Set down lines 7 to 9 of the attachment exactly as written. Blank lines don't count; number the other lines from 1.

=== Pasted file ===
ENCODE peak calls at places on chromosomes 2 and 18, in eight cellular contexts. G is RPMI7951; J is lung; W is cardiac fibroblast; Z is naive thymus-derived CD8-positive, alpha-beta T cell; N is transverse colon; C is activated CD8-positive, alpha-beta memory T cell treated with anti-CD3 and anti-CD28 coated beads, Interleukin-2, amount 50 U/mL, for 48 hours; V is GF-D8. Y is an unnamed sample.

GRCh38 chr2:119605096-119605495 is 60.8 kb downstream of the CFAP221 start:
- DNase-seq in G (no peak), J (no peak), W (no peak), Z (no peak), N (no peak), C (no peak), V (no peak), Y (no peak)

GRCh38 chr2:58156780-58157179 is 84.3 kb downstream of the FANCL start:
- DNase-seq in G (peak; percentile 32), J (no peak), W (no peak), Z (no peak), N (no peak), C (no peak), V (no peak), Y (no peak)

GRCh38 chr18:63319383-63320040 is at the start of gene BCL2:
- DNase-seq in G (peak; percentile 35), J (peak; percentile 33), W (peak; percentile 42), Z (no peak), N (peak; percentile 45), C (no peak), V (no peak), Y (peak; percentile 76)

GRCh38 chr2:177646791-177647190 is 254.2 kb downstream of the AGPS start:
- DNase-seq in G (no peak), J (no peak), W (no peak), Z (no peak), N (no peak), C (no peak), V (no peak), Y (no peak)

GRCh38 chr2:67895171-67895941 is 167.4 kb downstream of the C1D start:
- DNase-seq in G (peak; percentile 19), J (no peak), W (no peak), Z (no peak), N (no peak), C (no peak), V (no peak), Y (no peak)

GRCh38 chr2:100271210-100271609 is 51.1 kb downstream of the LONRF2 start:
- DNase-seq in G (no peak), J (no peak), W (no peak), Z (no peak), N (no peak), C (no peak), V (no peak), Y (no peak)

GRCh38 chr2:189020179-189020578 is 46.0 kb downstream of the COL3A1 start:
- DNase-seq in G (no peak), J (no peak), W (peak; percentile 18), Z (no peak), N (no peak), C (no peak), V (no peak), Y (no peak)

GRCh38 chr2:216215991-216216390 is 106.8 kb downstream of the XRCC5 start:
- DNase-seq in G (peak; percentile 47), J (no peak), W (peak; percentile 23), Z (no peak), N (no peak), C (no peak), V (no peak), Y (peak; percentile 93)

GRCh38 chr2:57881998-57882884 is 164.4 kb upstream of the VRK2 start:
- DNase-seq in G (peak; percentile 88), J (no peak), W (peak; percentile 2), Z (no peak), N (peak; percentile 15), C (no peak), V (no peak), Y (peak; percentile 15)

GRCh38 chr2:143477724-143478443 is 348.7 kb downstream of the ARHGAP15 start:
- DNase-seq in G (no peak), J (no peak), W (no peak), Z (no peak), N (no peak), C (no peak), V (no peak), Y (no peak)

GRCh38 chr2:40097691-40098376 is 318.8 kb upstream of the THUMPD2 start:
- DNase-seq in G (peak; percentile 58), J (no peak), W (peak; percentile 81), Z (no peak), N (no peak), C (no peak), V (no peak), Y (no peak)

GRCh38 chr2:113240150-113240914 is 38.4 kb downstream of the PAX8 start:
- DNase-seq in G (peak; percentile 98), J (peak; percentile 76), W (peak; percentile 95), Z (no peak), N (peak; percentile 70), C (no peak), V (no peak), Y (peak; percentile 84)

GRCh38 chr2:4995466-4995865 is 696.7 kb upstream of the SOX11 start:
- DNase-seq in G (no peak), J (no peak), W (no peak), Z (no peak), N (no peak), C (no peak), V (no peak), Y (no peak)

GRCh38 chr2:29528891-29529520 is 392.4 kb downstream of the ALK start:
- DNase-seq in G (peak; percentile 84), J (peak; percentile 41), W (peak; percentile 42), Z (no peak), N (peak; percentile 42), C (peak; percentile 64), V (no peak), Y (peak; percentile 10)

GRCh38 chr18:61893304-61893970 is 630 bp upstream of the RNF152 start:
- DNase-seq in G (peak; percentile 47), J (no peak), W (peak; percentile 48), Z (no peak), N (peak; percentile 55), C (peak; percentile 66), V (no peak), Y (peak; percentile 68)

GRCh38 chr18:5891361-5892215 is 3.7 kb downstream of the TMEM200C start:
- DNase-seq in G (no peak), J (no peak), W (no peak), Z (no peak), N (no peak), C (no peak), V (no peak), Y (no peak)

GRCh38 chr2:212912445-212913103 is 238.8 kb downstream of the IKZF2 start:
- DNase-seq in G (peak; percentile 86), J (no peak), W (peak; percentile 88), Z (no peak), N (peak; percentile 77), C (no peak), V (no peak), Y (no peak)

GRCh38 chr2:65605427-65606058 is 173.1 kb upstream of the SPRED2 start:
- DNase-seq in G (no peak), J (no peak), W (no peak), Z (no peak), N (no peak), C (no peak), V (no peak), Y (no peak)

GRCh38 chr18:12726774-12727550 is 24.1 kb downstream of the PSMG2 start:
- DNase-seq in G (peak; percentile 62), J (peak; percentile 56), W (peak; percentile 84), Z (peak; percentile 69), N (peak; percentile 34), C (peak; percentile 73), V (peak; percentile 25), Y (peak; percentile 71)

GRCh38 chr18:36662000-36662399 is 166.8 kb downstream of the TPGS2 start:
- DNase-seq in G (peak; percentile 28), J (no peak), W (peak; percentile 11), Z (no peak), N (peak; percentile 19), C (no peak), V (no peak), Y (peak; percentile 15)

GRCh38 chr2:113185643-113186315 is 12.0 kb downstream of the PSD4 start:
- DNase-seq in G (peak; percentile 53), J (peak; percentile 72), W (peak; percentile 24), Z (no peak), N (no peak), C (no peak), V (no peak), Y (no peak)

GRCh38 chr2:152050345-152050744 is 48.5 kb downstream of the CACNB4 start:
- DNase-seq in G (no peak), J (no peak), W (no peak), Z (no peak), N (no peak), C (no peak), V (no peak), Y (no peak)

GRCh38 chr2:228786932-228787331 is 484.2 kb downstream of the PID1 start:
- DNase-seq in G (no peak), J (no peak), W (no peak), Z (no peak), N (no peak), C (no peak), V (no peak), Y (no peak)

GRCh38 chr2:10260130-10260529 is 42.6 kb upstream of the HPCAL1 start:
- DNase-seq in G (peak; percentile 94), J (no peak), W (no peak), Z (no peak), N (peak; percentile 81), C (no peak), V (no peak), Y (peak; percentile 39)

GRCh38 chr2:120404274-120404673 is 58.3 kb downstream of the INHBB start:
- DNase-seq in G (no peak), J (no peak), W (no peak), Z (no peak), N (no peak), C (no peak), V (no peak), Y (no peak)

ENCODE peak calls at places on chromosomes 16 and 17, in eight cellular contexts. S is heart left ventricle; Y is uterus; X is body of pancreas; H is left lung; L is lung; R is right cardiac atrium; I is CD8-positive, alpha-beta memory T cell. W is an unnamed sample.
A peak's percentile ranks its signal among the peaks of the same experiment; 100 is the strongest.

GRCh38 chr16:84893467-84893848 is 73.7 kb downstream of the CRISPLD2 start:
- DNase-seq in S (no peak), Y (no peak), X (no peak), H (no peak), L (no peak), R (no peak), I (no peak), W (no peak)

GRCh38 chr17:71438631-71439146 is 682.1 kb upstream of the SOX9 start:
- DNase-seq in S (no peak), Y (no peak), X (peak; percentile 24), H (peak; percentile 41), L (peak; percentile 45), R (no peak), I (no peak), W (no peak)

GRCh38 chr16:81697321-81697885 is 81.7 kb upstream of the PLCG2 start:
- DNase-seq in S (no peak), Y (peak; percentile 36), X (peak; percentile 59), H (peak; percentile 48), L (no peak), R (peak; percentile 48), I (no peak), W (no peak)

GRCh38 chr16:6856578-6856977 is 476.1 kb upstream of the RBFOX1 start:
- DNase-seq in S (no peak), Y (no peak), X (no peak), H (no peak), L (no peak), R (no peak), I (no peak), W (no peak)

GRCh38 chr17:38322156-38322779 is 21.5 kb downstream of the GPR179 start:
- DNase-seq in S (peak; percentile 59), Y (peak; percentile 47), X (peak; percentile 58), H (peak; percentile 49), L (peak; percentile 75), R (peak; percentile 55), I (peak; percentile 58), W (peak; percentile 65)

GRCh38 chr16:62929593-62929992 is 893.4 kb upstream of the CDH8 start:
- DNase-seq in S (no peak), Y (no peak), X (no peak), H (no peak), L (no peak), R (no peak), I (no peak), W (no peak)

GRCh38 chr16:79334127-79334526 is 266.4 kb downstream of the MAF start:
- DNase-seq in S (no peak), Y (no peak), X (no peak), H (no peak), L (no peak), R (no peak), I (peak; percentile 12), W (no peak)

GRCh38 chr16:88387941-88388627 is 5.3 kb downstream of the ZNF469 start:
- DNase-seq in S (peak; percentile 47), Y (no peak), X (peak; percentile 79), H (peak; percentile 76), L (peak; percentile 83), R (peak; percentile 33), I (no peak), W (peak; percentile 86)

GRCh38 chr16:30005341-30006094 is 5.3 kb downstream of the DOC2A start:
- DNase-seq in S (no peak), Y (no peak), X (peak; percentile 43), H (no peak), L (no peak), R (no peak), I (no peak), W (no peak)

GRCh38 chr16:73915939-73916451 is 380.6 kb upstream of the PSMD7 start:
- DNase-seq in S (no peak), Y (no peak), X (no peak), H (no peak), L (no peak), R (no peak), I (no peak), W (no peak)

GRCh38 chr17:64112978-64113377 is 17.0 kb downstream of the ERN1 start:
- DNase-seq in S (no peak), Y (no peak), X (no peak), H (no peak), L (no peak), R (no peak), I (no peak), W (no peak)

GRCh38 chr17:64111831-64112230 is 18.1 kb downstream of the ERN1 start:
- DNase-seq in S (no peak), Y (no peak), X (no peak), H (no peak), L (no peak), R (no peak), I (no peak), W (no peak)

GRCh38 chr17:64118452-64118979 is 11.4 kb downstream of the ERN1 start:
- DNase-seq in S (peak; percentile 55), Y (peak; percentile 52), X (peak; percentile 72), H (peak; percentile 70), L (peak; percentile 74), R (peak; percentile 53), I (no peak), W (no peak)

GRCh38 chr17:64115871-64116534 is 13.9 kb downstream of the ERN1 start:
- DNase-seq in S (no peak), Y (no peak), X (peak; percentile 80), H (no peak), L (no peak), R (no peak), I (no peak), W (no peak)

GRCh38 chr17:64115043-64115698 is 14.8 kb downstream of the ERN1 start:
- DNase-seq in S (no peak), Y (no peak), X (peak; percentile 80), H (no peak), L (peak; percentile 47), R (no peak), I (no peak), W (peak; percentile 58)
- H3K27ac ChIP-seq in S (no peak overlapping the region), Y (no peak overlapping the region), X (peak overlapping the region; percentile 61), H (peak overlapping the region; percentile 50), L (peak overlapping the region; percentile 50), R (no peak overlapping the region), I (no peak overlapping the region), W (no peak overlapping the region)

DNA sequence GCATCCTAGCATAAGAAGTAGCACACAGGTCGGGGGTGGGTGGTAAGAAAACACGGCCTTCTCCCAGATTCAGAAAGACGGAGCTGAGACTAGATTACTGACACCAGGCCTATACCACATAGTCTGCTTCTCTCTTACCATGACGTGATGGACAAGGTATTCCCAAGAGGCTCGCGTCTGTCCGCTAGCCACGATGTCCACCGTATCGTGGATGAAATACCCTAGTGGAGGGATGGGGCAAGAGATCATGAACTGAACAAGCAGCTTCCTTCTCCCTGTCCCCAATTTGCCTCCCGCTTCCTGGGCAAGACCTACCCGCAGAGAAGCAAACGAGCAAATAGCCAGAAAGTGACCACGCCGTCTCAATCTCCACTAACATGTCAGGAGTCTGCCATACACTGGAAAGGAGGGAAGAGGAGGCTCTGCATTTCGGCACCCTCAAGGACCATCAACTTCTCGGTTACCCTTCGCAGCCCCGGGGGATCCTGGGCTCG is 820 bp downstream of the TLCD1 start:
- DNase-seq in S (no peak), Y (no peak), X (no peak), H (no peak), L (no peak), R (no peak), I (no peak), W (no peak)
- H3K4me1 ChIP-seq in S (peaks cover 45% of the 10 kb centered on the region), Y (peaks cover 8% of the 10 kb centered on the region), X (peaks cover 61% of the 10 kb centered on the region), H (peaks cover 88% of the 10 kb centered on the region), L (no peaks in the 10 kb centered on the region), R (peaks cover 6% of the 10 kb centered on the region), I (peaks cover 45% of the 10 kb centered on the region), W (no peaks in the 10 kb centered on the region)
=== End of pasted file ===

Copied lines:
- DNase-seq in G (peak; percentile 35), J (peak; percentile 33), W (peak; percentile 42), Z (no peak), N (peak; percentile 45), C (no peak), V (no peak), Y (peak; percentile 76)

GRCh38 chr2:177646791-177647190 is 254.2 kb downstream of the AGPS start:
- DNase-seq in G (no peak), J (no peak), W (no peak), Z (no peak), N (no peak), C (no peak), V (no peak), Y (no peak)